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BOOK REVIEW: The Prophecy of Bees by R.S. Pateman

| 14 December 2014 | Reply

BOOK REVIEW: The Prophecy of Bees by R.S. Pateman

Orion Books
December 2014, $29.99
Reviewed by Steph O’Connell




‘What do we do?’
‘Just tell them your name and who you are,’ Howard said.
‘You’re joking me,’ I said.
‘Just say it. Come on. For Cedric’s sake.’
‘I’m Isabella,’ I said in a poor copy of Cedric’s singsong voice. ‘But you…’ I pointed at the hives with a single finger, ‘you can call me Izzy.’
Howard glared at me.
‘My name’s Izzy,’ I said, enunciating clearly. ‘And I live at Stagcote Manor.’
The thrum of the hive intensified.


The Prophecy of Bees harks back to something that was all the rage ten to fifteen years ago; small town superstitions and weirdness. 

Inevitably, in these stories, the main characters will be new to a town and they will see that something is off, but their friends and families won’t listen to them.

There will be little hints, things that don’t add up, strange superstitions about how sharpening your knives after sunset is inviting thieves to the house. And then you’ll hear the scratching. Then the stories of unfortunate endings begin to come to light. And still, no one will listen, because you’ve been “crying wolf” all along.

There are people in the town who you don’t trust, but they’ll do something to redeem themselves in your eyes, and you realise how silly you were for thinking those awful things. But were you? Can you really trust them? Yes. No. Maybe. YOU DON’T KNOW!

No one will believe you. Hell, you’re not even sure you believe yourself anymore! But you need to work it out. Before it’s too late.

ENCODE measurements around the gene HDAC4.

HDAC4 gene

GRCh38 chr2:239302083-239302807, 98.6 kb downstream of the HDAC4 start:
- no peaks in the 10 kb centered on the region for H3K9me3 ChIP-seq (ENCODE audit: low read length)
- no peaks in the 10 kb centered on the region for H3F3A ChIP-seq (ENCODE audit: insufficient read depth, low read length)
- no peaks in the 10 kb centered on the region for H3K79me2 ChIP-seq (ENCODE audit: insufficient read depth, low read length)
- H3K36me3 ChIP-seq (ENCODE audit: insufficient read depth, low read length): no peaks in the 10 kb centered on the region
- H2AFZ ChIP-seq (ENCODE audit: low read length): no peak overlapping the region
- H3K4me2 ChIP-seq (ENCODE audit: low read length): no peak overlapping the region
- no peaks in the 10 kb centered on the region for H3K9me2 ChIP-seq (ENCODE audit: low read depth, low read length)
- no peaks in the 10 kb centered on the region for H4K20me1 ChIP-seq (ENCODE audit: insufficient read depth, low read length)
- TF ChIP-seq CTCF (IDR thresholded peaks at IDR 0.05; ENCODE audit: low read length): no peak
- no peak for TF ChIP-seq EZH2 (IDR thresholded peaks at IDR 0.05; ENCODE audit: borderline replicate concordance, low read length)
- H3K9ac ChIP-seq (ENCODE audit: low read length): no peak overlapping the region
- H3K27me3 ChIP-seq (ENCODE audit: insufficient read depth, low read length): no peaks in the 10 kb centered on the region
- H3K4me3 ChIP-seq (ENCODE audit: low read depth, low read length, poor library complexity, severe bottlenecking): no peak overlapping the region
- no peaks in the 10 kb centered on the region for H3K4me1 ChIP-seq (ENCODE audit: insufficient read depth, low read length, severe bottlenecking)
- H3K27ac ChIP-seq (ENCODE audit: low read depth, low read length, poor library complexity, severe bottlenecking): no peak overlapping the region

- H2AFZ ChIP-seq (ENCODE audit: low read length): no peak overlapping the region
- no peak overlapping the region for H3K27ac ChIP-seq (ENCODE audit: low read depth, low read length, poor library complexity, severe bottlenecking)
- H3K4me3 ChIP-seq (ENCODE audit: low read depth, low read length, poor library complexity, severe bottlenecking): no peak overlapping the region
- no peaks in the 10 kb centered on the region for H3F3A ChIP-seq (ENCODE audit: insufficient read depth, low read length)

The moral of this story: when moving to a small town, DON’T. TRUST. ANYONE. 

Or better yet, don’t move house. Ever. 


After finishing this book, I had to have a long, hard think about how it made me feel.

– I didn’t love the main character, though certain struggles she had with her mother reminded me of my relationship with my own mother when I was a teenager.

– The sentences were short and choppy, and there were quite a few typographical errors.

– A lack of variety in dialogue tags pulled me out of the story whenever there was a lot of back and forth, with “said” being used every single time.

– And at one point “The beads of sweat running down his face were swept away by the back of his hand…


But the annoyances were minimal, and the read, once I got about forty pages in, was a quick, engrossing one. 

For all the predictability of these sorts of stories this one mostly kept me guessing, and when I had figured it out, or thought I had, the story managed to steer me away. After finishing the book I found myself feeling a little flat, but that feeling has mostly gone twenty-four hours later, and I find myself looking foward to reading more books by this author.

A great read for anyone who loved the creepy small town phase in movies and books ten years ago,  and anyone who likes their mystery with a little more supernatural thrill, rather than crime scenes.


Category: Book Reviews, Other Reviews

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